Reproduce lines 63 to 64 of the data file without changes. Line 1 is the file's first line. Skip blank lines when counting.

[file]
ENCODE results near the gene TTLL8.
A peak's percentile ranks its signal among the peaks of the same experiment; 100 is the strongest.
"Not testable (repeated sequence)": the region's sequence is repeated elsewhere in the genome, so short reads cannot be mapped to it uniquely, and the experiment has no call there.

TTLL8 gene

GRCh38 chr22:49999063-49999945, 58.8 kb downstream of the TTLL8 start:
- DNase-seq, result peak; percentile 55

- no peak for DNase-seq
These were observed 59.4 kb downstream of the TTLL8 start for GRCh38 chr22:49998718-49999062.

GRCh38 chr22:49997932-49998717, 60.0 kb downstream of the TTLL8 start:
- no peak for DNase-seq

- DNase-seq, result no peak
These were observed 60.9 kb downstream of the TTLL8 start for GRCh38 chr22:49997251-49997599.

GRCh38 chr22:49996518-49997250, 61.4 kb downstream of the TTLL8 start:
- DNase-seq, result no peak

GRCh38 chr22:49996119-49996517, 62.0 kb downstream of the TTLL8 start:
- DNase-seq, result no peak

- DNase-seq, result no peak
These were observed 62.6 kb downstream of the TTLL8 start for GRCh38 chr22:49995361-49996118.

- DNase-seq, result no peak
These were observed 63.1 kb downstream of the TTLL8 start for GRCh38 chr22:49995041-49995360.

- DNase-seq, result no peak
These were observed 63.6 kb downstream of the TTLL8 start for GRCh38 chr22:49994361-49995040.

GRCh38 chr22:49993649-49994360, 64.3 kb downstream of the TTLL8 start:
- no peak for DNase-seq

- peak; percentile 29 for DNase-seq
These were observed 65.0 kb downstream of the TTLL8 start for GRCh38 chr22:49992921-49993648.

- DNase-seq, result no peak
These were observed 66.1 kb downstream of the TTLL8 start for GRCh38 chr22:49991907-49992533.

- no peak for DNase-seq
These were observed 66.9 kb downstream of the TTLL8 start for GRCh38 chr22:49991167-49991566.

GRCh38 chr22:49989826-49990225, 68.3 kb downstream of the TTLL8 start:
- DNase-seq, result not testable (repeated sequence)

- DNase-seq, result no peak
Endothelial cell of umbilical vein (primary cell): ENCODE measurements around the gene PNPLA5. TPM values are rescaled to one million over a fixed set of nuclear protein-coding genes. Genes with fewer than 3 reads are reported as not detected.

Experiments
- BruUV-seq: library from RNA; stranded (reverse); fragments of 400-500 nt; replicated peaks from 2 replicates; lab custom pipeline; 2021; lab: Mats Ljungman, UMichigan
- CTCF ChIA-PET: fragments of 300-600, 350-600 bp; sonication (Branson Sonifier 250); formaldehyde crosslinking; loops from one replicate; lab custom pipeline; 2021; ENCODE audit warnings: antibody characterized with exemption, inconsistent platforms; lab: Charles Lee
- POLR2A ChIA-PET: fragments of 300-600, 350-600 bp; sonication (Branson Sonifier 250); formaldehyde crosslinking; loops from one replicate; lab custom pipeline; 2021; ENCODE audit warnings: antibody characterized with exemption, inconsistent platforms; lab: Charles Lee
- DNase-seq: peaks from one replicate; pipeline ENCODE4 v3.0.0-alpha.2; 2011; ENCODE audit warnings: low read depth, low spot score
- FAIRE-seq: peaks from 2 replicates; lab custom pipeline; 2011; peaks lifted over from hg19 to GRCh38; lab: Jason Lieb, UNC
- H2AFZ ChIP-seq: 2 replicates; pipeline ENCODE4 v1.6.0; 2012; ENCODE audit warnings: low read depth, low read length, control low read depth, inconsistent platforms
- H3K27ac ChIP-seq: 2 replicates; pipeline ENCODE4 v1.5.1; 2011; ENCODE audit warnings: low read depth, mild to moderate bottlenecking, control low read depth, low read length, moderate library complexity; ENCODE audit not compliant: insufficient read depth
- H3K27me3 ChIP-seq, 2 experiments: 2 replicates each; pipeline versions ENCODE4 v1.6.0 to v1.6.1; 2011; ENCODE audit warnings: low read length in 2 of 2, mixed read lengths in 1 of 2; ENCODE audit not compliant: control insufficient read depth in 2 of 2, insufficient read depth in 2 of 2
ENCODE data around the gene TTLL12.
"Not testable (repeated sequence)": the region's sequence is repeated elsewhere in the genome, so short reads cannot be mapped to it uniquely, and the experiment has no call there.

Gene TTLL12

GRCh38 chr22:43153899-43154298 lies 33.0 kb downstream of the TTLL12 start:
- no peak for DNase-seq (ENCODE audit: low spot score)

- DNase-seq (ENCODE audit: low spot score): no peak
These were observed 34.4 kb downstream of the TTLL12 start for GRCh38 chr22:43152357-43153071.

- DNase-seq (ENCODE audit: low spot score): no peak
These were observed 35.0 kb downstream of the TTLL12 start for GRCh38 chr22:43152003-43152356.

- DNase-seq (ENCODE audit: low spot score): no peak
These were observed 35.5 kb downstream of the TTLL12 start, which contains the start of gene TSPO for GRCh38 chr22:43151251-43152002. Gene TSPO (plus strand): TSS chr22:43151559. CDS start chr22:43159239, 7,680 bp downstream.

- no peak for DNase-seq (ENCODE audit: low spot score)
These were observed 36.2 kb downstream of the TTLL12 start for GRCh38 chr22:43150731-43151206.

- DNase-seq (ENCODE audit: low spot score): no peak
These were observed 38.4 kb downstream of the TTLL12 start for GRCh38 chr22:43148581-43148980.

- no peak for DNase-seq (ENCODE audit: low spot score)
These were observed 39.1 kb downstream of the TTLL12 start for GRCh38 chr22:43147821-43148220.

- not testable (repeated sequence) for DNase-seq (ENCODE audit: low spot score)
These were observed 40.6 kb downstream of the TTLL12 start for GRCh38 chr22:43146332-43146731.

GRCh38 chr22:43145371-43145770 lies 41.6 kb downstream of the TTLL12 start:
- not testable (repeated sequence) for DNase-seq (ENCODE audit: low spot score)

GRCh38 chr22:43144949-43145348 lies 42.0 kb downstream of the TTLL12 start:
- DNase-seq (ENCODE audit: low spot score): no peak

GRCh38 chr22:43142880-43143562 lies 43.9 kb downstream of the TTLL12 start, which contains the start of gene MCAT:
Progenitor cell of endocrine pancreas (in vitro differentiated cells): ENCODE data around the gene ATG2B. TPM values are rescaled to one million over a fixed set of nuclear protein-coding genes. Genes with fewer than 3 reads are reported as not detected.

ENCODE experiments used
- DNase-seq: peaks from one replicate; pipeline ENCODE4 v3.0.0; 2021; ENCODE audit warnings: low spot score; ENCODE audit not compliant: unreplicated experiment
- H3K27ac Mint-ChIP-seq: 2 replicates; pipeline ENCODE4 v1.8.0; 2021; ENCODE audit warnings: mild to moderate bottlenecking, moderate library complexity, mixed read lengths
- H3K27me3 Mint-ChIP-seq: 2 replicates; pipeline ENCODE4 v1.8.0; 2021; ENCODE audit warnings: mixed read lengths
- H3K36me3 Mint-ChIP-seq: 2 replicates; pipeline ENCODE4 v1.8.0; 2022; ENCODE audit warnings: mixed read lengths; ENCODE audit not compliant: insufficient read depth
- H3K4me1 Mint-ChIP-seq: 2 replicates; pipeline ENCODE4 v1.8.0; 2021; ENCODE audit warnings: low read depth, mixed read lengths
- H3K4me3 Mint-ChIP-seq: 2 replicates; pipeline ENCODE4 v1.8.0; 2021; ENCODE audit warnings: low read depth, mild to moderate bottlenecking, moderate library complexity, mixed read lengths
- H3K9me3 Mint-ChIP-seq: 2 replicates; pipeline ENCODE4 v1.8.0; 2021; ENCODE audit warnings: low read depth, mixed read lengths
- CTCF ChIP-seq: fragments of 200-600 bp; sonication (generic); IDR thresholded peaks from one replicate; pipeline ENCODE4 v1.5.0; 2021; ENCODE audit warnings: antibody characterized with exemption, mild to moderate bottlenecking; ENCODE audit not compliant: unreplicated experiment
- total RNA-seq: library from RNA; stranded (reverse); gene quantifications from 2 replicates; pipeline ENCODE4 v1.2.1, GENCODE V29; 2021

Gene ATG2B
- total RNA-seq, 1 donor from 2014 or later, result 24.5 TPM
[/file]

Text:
GRCh38 chr22:43145371-43145770 lies 41.6 kb downstream of the TTLL12 start:
- not testable (repeated sequence) for DNase-seq (ENCODE audit: low spot score)